The two women charged with killing the estranged half-brother of North Korea’s leader appeared in a Malaysian court in bullet-proof vests on Thursday, as one of their lawyers warned they feared “trial by ambush” with police not sharing evidence.
Indonesian Siti Aishah, 25, and Doan Thi Huong, 28, from Vietnam, face the death penalty if convicted of murdering Kim Jong Nam at Kuala Lumpur International airport on Feb. 13.
The two women have been accused of smearing Kim’s face with the toxic VX nerve agent, a chemical described by the United Nations as a weapon of mass destruction.
Aishah and Huong have told diplomats from their countries that they had believed they were carrying out a prank for a reality show, and not a murder.
U.S. and South Korean officials say the murder was orchestrated by the North’s leader, Kim Jong Un.
Kim Jong Nam, the eldest son of the late North Korean leader Kim Jong Il, had spoken out publicly against his family’s dynastic control of the isolated, nuclear-armed nation.
Lawyers for Aishah and Huong told the court on Thursday that police had not responded to requests to provide evidence including surveilance recordings and statements from three North Korean suspects allowed to leave Malaysia.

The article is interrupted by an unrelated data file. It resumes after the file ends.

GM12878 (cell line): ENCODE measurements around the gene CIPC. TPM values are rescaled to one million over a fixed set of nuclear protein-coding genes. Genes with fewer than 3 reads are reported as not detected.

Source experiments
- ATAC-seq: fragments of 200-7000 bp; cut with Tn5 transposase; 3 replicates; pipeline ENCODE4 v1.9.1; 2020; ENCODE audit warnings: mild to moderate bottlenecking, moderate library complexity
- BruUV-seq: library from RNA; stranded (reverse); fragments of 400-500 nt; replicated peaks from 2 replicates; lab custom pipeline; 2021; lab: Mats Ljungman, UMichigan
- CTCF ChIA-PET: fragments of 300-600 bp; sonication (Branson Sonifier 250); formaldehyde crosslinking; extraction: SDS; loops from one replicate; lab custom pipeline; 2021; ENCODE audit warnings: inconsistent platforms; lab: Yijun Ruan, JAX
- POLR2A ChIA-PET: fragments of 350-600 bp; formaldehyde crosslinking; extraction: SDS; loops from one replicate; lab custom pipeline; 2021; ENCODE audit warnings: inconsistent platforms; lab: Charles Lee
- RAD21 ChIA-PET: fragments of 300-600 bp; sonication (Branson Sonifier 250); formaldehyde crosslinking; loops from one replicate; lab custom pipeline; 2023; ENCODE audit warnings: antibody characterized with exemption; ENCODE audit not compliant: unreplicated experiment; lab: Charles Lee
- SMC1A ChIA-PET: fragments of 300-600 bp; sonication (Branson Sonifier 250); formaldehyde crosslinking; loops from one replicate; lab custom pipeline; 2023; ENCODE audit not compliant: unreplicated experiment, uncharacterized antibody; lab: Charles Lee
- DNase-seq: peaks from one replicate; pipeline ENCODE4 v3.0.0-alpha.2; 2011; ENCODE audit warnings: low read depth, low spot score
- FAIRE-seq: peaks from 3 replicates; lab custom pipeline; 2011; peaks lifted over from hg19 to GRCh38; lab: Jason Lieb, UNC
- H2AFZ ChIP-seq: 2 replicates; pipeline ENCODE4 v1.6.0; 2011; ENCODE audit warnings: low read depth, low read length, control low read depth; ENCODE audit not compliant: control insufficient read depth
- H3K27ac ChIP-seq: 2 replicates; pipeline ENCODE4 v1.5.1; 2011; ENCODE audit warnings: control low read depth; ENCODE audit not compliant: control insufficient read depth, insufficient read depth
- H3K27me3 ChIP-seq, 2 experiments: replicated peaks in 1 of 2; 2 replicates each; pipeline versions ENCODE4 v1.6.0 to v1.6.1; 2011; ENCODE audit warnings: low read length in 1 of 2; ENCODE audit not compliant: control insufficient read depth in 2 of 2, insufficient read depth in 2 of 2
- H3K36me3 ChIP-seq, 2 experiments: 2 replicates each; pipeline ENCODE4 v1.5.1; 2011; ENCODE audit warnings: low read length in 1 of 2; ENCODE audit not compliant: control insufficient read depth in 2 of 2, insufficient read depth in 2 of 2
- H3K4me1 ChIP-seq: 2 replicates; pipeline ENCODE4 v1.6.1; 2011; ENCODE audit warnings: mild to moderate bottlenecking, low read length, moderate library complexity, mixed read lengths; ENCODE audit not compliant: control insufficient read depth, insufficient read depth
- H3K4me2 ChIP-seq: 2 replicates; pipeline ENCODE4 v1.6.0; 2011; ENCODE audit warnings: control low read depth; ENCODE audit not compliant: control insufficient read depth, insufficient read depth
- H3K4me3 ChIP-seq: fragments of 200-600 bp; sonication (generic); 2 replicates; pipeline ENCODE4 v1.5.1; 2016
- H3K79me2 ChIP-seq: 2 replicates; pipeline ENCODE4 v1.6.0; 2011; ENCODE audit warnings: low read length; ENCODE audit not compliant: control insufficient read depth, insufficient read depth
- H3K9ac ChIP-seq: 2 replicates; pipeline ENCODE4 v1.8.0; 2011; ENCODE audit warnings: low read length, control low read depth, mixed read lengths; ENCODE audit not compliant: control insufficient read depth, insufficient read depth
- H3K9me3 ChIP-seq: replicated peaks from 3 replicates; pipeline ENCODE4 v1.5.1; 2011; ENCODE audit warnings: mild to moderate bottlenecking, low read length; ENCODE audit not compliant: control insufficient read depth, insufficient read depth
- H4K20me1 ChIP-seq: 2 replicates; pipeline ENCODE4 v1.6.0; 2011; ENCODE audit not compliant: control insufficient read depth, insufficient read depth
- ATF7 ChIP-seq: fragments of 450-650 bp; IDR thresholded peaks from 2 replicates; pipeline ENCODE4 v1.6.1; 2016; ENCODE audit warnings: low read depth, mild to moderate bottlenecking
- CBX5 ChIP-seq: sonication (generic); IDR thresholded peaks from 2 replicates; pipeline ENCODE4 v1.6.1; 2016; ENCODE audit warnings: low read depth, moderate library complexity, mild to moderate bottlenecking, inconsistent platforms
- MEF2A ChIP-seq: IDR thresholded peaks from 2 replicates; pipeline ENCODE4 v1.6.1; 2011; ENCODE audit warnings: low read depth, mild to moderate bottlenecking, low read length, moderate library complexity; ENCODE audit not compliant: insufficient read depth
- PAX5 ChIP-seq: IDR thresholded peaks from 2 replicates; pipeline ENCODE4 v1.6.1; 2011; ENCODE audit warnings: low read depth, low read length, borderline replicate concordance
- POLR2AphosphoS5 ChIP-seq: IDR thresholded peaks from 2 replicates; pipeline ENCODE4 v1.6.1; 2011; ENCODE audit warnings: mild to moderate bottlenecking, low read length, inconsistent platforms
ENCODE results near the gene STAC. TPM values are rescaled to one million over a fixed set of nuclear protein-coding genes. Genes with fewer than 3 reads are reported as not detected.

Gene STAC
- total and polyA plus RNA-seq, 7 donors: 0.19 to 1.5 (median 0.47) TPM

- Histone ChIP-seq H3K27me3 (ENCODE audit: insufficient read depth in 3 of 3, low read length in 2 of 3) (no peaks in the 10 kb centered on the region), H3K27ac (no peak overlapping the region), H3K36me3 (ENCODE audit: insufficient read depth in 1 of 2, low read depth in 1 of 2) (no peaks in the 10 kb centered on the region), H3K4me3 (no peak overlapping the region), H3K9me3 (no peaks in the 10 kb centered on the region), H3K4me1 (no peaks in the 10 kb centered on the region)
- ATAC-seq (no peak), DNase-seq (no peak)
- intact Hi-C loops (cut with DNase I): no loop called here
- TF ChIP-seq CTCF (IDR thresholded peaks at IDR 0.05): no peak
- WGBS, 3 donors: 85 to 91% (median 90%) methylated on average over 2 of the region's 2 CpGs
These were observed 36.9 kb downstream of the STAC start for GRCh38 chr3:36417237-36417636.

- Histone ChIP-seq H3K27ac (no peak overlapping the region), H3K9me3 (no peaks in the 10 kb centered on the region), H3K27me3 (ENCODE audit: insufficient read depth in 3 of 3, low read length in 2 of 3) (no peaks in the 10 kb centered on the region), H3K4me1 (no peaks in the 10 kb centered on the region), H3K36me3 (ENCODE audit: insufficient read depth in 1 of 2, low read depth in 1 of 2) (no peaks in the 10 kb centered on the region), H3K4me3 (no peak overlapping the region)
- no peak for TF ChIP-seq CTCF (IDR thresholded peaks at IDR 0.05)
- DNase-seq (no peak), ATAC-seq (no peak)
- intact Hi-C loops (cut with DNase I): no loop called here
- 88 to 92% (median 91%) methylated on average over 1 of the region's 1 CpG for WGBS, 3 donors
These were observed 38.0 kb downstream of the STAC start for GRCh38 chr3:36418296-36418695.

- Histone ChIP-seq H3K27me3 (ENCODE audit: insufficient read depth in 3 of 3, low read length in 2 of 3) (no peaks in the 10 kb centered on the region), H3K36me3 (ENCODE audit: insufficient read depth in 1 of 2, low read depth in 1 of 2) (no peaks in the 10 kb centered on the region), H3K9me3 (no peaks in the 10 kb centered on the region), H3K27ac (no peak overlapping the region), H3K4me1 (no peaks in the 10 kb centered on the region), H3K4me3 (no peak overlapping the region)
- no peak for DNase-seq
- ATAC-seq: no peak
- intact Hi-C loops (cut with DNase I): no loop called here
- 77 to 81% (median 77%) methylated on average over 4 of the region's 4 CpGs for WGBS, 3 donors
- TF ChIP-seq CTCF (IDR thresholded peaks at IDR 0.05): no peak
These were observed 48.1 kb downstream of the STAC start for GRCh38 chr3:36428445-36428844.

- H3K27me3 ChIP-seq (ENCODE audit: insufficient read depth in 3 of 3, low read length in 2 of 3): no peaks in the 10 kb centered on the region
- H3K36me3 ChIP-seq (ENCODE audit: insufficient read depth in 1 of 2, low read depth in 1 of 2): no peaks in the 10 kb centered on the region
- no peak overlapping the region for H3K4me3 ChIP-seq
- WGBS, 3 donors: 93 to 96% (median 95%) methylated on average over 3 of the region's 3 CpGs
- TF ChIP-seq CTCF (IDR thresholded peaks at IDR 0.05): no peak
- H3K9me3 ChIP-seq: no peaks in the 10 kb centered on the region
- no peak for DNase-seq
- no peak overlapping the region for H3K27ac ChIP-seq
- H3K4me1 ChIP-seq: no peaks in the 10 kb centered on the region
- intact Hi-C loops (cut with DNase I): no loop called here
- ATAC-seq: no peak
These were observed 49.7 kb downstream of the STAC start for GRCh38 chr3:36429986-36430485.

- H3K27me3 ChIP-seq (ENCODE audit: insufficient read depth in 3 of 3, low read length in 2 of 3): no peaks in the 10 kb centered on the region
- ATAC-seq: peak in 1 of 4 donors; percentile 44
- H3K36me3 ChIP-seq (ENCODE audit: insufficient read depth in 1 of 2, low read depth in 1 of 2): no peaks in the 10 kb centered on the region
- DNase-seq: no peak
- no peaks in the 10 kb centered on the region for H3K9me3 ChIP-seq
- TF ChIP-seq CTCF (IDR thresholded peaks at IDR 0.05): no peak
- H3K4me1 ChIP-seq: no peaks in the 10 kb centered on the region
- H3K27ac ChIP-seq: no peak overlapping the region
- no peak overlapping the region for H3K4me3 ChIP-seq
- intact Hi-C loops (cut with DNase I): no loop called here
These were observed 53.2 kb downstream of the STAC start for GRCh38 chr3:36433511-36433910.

The three were allowed to go home late last month, along with the body of Kim Jong Nam, as part of a swap deal with North Korea, which had banned nine Malaysians from leaving there.
“We’ve lost an opportunity to cross-examine them … There should be no trial by ambush,” Aishah’s lawyer, Gooi Soon Seng, told reporters outside the court.
Gooi also said one of the three suspects who was allowed to leave Malaysia, Ri Ji U, also known as James, was a key witness and his departure had “compromised” the defence.
Hisyam Teh, Huong’s lawyer, requested police to furnish evidence such as photos and communications from the two phones seized from her.
Malaysia’s inspector-general of police, Khalid Abu Bakar, denied that police had “compromised” the case or refused to cooperate with the defence, saying some evidence “can only be provided during the trial.”
“We can’t be producing all evidence here now,” Khalid told a news conference.
Four other North Koreans have also been identified by Malaysian police as suspects. They are believed to have left Kuala Lumpur for Pyongyang on the day of the killing.
The magistrate court was set to hear a prosecutors’ request that the two women be tried jointly in a higher court, but the hearing was deferred to May 30 after the prosecution asked for more time to collect documents.